Influential Women in STEM

Influential Women in STEM

On this National Women’s Equality Day, we want to recognize all the women in STEM that have made waves of change in the world. Their contributions affect all we know today. From the foundations of computers and the beginning of the internet to AI and personal robotics—these five women have shaped the course of technology in our modern society.


Grace Hopper

Grace Hopper may be one of the most notable names in computer history—as she is known for her contributions in computer programming, most notably creating the first computer language “compiler” called the A-0. The compiler is notable in that it translated mathematical code into machine-readable binary so that eventually, it would be possible for programs to be used for multiple computers, rather than just a single machine. She and her team at Eckert-Mauchly Computer Corporation also created the first programming language to use English-like commands called Flow-Matic—and she says she wanted it created so that it was more user-friendly for data-processors who were not mathematicians. “What I was after in beginning English language [programming] was to bring another whole group of people able to use the computer easily,” said Hopper when talking about Flow-Matic.



Cynthia Breazeal

Cynthia Breazel is an MIT professor, who also founded their Personal Robots group. She is leading the path with “personal robots” and social interactions between humans and robotic AIs. Her research group actively works with social robots that can be used to help perform supportive tasks and build relationships with as helpful companions. She has spoken in TED talks, and her book Designing Sociable Robots is regarded as a “landmark in launching the field of Social Robotics and Human-Robot Interaction.”



Radia Perlman

Radia Perlman is regarded as one of the pioneers of the internet—she created the spanning tree algorithm which broadened ethernet from a single wire with limited capability to something larger that can handle larger tasks. And she later invented TRansparent Interconnection of Lots of Links (TRILL) that allows ethernet to make optimal use of bandwidth. Her textbook, Interconnections, allowed others to study the science of her work and allowed clarity in a murky subject. From Internet Hall of Fame: “Her contributions to network security include trust models for Public Key Infrastructure, data expiration, and distributed algorithms resilient despite malicious participants. She believes that designs should allow zero-configuration operation, and that where configuration is allowed, misconfiguration should not be possible.” Many hail her at the Mother of the Internet (though she would disagree).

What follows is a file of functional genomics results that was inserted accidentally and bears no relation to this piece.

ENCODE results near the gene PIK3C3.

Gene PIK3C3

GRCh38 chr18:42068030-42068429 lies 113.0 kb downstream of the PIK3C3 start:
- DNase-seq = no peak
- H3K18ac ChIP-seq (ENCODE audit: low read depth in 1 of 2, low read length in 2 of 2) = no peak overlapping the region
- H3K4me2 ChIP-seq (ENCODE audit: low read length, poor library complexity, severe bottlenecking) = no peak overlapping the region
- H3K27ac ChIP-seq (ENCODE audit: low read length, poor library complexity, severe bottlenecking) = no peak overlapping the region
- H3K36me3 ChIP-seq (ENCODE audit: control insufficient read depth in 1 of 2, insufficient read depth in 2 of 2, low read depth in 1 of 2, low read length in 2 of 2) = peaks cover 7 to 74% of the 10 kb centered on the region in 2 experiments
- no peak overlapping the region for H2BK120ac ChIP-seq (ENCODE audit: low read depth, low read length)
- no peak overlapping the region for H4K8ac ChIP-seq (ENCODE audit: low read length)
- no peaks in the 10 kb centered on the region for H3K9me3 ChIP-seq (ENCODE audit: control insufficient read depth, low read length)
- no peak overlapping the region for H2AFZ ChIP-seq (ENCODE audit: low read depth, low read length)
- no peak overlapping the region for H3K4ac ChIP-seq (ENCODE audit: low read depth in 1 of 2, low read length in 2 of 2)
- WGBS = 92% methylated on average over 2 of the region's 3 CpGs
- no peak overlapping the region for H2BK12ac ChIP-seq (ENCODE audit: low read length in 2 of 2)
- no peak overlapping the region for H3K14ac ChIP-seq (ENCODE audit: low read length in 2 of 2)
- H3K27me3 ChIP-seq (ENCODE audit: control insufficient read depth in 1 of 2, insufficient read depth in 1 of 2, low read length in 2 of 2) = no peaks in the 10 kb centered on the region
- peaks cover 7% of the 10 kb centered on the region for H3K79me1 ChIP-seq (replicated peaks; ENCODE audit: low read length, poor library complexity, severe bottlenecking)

Rana el Kaliouby

Rana el Kaliouby’s most famous for her work to “humanize technology before it dehumanizes us.” She is a leader in her work to bring emotional intelligence to AI—she is developing AI that can recognize human emotion and understand it. “She is extremely passionate about the ethical development and deployment of AI, including advocating for standards to ensure data privacy and to mitigate data and algorithmic bias.” She was the CEO and co-founder of Activa, an MIT spin-off AI company, however, she stepped down once Activa was acquired by Smart Eye. She still maintains work in AI investment with Smart Eye where she continues to advocate and teach the humanizing of AI.





Virginia “Ginny” Travers

Virginia Travers is the women who wrote the software that created internet gateways that was the precursor to routers, as well as being the key component to different networks being able to connect. She also proved the viability of the internet and played a key role in taking the internet from the lab to common use. From The Internet Hall of Fame: “Complicated technologies often succeed brilliantly in the hands of their creators, yet fail when transferred out of the lab. Travers was committed to the ongoing success of her invention and was instrumental in helping it expand from a series of one-off uses to a technology that enabled substantive advancement of the Internet.”




Many women in STEM make great leaps and bounds for the advancement of society—from the common use of computers and the internet to robotics and emotionally-intelligent AIs. Without Grace Hopper, Radia Perlman, and Virginia Travers, the world as we know it, where many use the internet and computers for work and pleasure, would be completely different. And Cynthia Breazeal and Rana el Kaliouby are paving ways for technology to transform how we live. On this National Women’s Equality Day, we recognize those who brought us the means for even University of Fairfax’s reason for being. We want to educate the next league of extraordinary women to transform society and technology with their brilliant ideas. Go to to learn how you can earn your education and take steps to become a history-making woman in STEM.

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